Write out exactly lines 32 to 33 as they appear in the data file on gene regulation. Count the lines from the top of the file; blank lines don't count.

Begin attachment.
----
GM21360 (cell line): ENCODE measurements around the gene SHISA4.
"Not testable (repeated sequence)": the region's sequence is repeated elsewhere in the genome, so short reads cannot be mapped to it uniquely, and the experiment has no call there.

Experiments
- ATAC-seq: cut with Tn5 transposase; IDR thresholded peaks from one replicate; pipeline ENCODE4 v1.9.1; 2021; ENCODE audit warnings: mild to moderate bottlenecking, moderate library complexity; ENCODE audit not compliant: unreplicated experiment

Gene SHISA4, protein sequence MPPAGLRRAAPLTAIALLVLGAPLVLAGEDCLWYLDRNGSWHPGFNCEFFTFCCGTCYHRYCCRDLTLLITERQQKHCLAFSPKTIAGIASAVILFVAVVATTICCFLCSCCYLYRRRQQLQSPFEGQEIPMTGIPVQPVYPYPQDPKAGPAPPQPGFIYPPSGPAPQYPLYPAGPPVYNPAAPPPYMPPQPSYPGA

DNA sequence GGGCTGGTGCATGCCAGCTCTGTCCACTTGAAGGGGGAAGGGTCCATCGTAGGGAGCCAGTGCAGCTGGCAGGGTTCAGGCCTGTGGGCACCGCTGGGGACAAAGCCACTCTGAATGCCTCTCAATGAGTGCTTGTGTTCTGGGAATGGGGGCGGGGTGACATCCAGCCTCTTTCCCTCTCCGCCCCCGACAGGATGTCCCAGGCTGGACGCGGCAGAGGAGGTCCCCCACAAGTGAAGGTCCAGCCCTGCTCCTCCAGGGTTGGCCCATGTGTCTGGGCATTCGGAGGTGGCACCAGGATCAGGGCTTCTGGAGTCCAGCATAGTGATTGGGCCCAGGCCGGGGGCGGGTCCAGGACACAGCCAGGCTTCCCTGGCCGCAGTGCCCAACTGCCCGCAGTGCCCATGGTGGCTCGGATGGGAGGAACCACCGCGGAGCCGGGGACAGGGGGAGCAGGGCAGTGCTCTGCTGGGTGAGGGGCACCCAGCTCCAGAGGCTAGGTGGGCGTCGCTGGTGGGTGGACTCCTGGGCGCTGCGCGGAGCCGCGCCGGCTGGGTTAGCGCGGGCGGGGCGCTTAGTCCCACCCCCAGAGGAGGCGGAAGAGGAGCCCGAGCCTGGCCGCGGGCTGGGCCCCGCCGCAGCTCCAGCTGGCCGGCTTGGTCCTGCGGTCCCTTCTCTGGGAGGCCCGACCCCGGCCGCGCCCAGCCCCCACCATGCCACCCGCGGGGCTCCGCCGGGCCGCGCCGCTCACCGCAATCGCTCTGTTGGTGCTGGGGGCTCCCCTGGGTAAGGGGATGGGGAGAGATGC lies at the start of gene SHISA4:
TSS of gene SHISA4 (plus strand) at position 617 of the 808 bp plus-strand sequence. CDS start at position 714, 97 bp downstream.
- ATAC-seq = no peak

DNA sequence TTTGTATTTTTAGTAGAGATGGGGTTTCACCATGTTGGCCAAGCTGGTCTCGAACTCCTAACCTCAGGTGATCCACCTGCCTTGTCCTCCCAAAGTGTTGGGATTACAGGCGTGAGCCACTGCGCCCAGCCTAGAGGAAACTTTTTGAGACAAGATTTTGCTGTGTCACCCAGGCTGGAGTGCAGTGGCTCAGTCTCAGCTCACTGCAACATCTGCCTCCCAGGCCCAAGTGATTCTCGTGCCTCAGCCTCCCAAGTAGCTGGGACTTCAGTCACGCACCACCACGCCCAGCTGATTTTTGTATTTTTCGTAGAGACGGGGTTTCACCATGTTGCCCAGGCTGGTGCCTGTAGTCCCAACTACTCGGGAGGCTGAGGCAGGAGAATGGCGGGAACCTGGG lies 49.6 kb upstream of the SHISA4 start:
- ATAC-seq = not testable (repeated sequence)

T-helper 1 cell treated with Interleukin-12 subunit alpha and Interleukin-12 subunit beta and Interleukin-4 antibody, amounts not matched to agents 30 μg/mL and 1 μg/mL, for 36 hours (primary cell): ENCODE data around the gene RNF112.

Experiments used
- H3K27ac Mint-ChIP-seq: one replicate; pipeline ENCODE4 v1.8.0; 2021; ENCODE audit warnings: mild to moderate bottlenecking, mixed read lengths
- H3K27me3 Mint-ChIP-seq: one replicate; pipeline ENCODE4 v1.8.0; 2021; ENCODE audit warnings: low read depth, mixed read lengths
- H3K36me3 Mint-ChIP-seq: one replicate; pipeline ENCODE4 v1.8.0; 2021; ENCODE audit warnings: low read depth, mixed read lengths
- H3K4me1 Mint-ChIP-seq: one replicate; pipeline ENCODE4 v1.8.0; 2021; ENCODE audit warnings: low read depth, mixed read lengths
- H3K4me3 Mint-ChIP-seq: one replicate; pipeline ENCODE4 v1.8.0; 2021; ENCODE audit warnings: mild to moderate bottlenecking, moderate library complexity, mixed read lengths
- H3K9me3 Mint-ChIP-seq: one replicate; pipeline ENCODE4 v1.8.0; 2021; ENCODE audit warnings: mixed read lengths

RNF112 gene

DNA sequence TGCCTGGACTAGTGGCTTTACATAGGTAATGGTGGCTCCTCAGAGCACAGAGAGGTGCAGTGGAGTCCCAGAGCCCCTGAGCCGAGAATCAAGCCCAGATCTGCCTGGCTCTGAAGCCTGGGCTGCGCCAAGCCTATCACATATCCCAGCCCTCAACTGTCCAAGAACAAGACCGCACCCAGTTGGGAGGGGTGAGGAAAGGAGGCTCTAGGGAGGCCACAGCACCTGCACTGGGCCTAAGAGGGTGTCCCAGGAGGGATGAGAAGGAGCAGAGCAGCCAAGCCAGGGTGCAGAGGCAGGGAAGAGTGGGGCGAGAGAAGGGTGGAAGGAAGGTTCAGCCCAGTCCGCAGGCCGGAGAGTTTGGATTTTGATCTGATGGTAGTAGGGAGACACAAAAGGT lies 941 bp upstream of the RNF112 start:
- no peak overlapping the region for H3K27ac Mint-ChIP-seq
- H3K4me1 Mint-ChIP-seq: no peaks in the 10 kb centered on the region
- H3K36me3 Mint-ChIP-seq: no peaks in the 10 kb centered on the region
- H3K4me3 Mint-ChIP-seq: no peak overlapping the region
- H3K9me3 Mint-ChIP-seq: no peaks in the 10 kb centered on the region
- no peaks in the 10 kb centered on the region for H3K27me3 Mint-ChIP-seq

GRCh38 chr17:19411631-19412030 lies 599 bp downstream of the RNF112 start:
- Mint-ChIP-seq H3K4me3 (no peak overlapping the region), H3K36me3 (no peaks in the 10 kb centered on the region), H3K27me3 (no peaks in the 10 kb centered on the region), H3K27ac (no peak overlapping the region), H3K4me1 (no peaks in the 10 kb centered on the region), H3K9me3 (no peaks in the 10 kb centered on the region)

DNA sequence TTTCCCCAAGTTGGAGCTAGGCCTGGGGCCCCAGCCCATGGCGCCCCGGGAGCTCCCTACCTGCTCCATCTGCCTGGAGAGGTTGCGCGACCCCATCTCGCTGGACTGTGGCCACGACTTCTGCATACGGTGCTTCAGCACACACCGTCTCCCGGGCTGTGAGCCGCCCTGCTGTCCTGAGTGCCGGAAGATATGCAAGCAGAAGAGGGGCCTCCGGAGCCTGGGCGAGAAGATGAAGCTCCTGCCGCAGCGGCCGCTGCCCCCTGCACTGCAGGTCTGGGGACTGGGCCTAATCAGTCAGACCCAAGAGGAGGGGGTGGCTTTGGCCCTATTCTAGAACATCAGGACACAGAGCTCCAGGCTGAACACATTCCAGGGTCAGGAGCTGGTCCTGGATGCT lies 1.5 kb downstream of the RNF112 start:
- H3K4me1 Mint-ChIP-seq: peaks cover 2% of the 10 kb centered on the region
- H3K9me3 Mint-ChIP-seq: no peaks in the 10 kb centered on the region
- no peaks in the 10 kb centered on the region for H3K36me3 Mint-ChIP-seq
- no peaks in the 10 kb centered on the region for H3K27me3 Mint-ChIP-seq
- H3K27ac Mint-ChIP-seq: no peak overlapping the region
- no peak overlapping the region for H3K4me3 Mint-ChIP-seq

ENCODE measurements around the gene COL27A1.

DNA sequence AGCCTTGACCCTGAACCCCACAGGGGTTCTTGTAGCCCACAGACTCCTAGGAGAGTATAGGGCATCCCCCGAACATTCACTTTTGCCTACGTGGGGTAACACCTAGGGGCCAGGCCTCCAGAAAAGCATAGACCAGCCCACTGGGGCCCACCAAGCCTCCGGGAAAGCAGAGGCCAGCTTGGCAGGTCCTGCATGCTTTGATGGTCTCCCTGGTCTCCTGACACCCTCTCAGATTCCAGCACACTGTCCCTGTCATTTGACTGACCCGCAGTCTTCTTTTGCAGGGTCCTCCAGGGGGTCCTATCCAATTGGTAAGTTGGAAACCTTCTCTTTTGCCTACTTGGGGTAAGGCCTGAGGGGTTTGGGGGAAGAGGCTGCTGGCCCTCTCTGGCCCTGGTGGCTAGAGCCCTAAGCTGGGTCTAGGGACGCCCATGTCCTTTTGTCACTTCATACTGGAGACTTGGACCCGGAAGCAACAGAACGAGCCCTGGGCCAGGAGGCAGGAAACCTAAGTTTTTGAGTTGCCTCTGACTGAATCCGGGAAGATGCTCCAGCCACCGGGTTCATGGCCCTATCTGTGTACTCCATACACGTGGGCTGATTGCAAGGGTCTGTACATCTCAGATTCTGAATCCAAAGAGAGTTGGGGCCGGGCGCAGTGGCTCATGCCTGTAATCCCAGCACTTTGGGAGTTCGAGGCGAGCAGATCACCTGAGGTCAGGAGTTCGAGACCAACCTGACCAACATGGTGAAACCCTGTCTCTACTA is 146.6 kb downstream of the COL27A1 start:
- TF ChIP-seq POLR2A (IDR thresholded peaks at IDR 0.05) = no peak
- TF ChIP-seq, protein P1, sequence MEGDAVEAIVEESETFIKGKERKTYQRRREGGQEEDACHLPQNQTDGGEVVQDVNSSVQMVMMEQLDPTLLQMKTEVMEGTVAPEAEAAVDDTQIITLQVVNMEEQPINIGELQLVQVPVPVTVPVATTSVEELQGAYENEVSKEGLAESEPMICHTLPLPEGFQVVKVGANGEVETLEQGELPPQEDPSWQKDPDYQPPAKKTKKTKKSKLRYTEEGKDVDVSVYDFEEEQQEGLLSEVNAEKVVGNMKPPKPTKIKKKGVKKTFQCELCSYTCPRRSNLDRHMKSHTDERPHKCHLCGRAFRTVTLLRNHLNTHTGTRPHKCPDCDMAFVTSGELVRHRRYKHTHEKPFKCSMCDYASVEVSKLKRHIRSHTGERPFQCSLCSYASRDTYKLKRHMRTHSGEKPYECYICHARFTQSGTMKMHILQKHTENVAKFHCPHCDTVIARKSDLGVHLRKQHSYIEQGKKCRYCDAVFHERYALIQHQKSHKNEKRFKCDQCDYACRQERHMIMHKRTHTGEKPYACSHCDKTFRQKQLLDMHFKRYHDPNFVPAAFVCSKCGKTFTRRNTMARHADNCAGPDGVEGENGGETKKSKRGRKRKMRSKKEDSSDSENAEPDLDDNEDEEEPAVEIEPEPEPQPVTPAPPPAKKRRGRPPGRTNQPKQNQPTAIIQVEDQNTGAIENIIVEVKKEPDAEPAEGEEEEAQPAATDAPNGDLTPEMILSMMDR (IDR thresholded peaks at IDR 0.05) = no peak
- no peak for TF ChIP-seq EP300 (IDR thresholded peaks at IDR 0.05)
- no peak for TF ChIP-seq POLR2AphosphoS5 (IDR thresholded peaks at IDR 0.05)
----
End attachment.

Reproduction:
- no peaks in the 10 kb centered on the region for H3K36me3 Mint-ChIP-seq
- no peaks in the 10 kb centered on the region for H3K27me3 Mint-ChIP-seq